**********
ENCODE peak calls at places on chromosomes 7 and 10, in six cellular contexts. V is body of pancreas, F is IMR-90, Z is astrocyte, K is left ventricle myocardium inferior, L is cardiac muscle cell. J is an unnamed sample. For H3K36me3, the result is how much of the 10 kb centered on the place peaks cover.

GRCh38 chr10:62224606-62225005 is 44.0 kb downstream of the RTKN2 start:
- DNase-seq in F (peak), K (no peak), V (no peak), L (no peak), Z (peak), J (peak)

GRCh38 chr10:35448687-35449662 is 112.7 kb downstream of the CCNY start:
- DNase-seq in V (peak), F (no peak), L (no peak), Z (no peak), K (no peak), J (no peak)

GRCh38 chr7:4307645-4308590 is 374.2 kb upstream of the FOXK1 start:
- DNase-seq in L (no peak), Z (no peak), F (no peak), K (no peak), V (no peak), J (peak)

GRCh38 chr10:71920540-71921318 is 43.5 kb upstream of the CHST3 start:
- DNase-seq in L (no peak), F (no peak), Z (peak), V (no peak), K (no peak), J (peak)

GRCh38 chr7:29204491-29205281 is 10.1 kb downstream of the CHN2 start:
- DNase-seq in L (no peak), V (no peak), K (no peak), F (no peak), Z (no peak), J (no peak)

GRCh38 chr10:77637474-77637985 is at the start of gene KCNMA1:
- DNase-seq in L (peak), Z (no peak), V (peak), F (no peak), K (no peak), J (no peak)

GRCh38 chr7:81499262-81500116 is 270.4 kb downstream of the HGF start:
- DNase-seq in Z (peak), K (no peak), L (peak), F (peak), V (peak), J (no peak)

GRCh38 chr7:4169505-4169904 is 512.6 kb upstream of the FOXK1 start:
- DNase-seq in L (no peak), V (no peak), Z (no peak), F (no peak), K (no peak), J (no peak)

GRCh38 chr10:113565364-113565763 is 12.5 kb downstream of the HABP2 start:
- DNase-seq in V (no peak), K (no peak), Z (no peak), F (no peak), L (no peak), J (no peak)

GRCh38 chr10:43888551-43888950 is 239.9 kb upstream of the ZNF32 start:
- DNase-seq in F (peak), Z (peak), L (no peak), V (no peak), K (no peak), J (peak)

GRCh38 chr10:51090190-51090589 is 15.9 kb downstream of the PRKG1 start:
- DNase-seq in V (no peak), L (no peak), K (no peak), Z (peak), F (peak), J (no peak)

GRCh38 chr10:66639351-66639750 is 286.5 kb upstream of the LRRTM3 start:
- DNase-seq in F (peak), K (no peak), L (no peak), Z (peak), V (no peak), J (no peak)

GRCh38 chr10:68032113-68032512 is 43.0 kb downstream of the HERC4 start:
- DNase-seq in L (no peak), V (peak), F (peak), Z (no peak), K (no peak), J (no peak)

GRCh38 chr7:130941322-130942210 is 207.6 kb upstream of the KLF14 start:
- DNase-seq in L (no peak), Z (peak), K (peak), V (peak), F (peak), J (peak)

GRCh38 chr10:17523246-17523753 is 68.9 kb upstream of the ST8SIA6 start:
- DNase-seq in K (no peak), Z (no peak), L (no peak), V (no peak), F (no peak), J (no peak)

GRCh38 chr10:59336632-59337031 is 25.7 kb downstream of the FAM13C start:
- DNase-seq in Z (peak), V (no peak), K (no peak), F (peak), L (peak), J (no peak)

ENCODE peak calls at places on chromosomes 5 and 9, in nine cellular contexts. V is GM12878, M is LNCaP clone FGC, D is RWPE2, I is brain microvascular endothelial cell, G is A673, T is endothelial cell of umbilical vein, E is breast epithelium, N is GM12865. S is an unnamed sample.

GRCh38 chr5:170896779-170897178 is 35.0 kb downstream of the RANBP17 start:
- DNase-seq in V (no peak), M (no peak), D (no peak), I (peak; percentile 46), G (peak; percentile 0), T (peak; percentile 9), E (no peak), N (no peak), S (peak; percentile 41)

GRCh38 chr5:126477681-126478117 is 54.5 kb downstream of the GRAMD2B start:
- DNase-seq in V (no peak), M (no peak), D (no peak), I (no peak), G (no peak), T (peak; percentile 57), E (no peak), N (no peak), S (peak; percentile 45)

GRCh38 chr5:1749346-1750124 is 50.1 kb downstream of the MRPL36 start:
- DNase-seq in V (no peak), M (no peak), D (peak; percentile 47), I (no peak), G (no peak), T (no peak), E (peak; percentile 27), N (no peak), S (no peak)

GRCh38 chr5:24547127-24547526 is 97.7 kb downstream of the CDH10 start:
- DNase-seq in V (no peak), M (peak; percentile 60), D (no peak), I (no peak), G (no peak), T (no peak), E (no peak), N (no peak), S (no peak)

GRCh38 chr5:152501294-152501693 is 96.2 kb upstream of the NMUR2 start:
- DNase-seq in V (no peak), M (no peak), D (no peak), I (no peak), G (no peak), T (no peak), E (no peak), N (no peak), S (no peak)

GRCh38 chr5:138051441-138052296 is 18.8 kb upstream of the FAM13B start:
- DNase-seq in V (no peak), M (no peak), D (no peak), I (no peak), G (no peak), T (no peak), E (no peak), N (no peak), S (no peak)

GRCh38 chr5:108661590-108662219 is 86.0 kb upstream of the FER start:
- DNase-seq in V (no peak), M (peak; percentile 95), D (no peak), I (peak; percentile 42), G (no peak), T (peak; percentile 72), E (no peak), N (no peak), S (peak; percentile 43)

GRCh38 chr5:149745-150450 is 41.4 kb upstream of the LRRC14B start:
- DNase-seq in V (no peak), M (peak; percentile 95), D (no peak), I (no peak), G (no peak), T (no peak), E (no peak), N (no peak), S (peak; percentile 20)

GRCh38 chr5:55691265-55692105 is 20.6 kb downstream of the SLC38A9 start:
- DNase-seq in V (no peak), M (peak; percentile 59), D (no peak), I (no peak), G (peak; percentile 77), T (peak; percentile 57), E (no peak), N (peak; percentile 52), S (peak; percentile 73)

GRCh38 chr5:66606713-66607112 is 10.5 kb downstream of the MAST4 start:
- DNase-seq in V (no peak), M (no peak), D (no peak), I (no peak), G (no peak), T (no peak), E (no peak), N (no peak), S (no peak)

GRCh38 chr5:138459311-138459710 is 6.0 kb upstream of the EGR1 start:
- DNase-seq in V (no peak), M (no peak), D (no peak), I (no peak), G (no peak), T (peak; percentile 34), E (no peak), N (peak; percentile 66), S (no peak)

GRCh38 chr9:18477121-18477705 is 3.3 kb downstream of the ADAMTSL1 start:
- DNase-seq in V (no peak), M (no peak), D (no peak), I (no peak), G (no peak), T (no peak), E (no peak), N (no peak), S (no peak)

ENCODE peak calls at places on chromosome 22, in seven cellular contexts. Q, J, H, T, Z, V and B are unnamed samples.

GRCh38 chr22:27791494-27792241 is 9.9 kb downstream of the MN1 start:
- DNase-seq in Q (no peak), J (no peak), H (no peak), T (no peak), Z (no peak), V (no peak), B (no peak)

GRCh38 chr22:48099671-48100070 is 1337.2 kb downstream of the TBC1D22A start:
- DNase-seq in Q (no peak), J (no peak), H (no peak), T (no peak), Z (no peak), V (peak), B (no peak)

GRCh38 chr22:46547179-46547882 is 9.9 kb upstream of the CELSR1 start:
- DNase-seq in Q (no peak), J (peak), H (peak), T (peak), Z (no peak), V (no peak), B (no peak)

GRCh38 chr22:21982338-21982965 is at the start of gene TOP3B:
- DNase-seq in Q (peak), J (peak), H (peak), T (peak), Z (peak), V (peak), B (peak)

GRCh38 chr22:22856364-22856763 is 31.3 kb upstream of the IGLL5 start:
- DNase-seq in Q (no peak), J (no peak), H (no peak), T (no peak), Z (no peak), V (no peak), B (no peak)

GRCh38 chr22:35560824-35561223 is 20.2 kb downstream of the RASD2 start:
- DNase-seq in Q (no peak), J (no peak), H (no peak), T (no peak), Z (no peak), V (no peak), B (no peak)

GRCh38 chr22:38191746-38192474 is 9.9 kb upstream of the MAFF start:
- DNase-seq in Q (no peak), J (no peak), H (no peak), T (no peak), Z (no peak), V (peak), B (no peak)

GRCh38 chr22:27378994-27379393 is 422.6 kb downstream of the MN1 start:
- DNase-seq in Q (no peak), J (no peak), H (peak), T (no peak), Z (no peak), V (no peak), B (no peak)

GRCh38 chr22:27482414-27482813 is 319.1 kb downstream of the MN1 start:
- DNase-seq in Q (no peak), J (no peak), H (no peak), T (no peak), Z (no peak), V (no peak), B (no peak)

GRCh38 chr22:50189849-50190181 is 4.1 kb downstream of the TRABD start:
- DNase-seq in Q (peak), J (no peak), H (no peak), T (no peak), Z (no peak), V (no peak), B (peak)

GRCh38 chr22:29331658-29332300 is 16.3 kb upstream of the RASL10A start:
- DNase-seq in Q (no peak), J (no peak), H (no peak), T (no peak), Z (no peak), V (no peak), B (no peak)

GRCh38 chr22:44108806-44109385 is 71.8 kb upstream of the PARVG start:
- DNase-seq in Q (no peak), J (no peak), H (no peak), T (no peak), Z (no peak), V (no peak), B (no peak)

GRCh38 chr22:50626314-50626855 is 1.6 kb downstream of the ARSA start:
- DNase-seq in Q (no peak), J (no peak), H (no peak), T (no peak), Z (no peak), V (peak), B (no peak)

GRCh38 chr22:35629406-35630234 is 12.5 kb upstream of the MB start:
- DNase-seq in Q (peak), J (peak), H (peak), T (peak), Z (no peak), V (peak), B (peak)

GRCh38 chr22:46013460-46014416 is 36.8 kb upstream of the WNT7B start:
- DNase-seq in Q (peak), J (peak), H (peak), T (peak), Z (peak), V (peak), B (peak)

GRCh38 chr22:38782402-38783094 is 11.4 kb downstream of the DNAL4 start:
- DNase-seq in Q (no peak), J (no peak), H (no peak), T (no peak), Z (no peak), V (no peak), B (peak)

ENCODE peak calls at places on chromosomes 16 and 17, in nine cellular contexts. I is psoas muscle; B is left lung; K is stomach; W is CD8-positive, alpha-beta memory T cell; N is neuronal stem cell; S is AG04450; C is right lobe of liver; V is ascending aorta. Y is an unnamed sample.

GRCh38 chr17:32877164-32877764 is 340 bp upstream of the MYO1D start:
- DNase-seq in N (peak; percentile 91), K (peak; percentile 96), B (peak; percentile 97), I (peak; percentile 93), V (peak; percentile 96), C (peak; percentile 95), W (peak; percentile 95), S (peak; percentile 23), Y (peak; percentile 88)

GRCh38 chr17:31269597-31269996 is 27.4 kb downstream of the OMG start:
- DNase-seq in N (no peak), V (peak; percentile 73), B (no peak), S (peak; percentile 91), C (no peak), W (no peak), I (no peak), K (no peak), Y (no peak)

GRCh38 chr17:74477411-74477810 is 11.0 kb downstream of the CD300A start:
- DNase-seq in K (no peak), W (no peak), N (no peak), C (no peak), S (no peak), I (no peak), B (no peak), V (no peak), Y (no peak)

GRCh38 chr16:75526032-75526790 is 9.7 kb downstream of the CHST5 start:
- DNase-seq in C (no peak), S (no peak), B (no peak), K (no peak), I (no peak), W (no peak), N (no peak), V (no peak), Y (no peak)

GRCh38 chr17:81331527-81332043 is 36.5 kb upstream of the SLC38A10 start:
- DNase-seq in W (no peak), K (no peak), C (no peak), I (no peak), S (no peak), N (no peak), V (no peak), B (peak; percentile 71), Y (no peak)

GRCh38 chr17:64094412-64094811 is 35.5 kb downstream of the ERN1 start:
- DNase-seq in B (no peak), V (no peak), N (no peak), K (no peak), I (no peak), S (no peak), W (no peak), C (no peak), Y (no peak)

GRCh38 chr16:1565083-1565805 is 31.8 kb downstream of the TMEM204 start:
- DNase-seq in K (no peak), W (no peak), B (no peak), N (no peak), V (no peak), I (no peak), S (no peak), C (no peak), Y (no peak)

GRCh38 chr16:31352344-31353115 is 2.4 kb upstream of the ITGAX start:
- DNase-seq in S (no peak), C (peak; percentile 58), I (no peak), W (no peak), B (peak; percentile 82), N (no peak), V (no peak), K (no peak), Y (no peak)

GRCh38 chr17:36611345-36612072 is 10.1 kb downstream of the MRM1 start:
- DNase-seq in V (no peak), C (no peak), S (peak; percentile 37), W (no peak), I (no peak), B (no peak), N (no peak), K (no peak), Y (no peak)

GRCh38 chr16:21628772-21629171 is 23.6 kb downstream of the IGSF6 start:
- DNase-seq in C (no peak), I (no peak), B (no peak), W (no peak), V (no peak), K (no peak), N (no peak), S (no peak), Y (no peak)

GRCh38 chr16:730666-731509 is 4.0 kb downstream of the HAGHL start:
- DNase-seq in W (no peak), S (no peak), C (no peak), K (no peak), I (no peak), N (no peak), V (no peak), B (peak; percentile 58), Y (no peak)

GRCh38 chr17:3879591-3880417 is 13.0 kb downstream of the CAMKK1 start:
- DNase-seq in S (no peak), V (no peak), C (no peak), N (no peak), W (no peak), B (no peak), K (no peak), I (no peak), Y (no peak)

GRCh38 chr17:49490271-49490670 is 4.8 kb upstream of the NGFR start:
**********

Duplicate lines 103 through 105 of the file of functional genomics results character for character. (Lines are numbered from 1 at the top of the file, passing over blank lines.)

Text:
GRCh38 chr17:64094412-64094811 is 35.5 kb downstream of the ERN1 start:
- DNase-seq in B (no peak), V (no peak), N (no peak), K (no peak), I (no peak), S (no peak), W (no peak), C (no peak), Y (no peak)

GRCh38 chr16:1565083-1565805 is 31.8 kb downstream of the TMEM204 start: